How do you all remember tarantula names when everyone always shortens the genus?

OliverWhatever

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If it is a spider I am interested in, I'll manage to remember it in most cases, but when someone drops "A.seemani" or "A.minatrix" in a casual conversation, I have no clue what they are talking about, even if I am familiar with the spider.
I'll look at some picture of a beautiful spider on the front page with an A, C, L, or T in front of a generic species name, and have no idea what it actually is.
 

nicodimus22

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I guess because I only have interest in 15-20 species, and I already know what they are.

I don't pay attention to arboreal or OW species, which brings the amount I have to remember way down.
 

Trenor

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If it is a spider I am interested in, I'll manage to remember it in most cases, but when someone drops "A.seemani" or "A.minatrix" in a casual conversation, I have no clue what they are talking about, even if I am familiar with the spider.
I'll look at some picture of a beautiful spider on the front page with an A, C, L, or T in front of a generic species name, and have no idea what it actually is.
If it's one I'm not as familiar with I just drop it into the google and it tells me. :)

I did that a lot when I started out but now days I'm good on most of them.
 
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Andrea82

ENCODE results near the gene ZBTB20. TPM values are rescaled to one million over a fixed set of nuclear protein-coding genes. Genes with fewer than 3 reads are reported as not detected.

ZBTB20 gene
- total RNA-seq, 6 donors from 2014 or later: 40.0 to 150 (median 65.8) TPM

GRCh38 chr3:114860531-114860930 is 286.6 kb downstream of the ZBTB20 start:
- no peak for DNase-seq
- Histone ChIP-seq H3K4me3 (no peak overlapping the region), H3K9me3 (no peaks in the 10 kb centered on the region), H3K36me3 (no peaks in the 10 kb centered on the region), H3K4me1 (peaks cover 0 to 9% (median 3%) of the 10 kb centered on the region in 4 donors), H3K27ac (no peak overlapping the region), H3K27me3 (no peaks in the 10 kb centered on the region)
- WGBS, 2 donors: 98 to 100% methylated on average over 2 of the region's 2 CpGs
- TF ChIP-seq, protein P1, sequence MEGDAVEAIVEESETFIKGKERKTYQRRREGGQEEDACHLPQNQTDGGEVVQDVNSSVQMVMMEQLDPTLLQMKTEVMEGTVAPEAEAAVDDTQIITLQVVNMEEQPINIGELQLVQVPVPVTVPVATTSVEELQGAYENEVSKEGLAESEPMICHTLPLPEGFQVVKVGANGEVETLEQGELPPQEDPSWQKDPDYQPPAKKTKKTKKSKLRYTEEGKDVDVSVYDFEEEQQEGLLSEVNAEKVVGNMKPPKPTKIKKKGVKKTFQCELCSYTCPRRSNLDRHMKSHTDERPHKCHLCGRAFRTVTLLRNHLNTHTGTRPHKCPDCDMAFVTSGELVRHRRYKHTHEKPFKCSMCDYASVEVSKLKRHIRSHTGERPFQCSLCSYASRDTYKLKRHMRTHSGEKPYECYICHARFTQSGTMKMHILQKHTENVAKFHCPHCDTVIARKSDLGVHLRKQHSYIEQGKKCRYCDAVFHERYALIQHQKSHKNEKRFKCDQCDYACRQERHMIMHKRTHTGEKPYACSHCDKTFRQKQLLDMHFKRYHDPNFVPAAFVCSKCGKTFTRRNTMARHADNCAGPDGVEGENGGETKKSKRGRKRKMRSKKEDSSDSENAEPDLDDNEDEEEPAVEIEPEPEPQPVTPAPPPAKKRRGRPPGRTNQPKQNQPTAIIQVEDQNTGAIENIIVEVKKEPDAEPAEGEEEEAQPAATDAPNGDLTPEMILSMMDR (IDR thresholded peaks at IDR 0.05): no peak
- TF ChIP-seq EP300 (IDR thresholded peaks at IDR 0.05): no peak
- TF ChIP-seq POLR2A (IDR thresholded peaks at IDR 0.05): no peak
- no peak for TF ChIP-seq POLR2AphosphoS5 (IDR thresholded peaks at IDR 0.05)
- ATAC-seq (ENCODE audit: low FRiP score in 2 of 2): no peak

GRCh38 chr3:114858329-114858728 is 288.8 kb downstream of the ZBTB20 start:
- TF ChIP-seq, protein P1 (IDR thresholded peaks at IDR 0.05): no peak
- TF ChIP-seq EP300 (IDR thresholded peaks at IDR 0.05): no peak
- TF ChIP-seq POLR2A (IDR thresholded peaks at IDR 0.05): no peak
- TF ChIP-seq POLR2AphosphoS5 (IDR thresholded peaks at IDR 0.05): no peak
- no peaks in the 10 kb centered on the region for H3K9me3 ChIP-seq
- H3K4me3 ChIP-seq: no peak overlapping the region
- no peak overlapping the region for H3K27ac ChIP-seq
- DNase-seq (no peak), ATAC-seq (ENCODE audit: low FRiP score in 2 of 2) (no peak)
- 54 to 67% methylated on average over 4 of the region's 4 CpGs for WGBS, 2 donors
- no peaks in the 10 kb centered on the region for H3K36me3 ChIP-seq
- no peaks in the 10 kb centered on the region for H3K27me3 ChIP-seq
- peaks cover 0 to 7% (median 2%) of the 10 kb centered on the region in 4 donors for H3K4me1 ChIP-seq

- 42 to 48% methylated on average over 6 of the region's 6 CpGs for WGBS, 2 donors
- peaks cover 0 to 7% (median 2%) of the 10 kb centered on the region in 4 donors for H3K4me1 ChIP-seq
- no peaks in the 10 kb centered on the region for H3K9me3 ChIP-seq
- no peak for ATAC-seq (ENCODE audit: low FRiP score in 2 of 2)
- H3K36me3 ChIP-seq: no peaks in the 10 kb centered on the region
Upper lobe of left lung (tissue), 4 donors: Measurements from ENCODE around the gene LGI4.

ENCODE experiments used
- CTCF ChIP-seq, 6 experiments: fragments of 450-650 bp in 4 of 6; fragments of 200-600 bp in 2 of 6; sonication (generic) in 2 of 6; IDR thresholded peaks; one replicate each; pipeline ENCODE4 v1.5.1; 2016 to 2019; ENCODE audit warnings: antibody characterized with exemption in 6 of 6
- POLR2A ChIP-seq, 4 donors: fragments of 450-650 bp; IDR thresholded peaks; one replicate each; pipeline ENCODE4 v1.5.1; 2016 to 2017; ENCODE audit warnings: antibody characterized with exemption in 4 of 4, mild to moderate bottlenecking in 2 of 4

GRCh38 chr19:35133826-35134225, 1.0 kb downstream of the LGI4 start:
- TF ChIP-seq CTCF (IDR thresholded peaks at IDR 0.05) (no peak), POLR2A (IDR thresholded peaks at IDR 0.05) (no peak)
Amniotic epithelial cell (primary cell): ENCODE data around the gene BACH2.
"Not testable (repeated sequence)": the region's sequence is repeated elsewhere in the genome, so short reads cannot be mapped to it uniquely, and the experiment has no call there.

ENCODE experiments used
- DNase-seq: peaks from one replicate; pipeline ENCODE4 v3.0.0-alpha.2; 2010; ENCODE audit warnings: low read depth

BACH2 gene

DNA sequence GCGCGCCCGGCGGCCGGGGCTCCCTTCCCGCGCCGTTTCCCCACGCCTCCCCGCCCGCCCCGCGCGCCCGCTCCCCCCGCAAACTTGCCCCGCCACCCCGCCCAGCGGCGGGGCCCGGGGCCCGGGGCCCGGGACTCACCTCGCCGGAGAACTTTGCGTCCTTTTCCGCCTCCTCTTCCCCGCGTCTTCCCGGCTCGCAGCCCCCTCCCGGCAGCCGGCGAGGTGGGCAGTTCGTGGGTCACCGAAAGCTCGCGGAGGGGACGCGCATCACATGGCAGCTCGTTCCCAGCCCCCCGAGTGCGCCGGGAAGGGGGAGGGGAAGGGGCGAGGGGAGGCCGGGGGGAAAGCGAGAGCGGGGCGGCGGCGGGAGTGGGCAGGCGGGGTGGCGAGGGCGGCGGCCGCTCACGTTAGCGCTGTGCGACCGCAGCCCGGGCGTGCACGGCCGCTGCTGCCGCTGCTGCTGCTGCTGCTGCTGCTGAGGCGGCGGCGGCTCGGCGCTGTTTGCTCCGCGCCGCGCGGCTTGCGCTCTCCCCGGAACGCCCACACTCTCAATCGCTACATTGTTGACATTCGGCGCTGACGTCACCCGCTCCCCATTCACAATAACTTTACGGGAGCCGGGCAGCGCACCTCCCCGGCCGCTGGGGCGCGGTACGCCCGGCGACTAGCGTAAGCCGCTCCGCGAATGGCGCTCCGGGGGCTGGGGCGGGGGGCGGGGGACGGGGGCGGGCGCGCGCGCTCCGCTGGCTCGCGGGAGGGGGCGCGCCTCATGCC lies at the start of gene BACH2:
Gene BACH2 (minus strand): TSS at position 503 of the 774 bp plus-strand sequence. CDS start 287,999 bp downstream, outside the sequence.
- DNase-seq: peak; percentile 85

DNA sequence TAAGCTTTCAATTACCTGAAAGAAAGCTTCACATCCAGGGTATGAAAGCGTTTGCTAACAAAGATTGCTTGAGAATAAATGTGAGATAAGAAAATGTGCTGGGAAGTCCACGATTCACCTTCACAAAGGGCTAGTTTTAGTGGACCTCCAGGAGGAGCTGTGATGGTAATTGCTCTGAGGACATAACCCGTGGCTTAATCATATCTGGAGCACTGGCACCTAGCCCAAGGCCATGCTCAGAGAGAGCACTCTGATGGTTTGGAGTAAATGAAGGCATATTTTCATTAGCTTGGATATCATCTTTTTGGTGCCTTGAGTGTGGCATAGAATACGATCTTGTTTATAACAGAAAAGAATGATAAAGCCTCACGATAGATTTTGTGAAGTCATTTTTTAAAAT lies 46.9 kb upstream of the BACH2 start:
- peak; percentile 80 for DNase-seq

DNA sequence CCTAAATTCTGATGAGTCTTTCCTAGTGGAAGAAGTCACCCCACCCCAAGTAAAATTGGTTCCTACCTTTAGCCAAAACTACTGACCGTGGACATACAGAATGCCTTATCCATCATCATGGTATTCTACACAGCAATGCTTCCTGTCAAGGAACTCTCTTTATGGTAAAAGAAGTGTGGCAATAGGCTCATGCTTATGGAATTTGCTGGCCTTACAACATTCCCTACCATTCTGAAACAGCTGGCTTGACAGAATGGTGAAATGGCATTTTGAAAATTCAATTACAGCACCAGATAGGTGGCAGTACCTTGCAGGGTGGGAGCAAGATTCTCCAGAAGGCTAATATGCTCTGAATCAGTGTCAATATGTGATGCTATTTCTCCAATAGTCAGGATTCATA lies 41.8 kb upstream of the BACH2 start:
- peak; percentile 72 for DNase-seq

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If it is a spider I am interested in, I'll manage to remember it in most cases, but when someone drops "A.seemani" or "A.minatrix" in a casual conversation, I have no clue what they are talking about, even if I am familiar with the spider.
I'll look at some picture of a beautiful spider on the front page with an A, C, L, or T in front of a generic species name, and have no idea what it actually is.
Google is your friend ;)
It also helps to just know a lot of the common genera. Aphonopelma, Brachypelma, Avicularia, Caribena, Grammostola and so on.
And just use the scientific names yourself if you are posting about them. Practice makes perfect ;)
 

gypsy cola

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I think its because a lot of has done research on most of these species when trying to figure out the next T to get. Usually from context we can figure it out.

Some still throw me off from time.
 

Leila

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I mean, I sometimes get confused. Example: P. regalis and P. irminia. One is Poecilotheria; the other Psalmopoeus, but I haphazardly assumed they were both Pokies the other day when talking to a friend. Oops. :banghead: (I am not super familar with either genus)

I usually have no problem with the shortened form of genus/species though. If I am confused, I do a quick Google search. :cat:
 
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MGery92

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I agree with @Trenor and @Andrea82 , use Google for good. ;)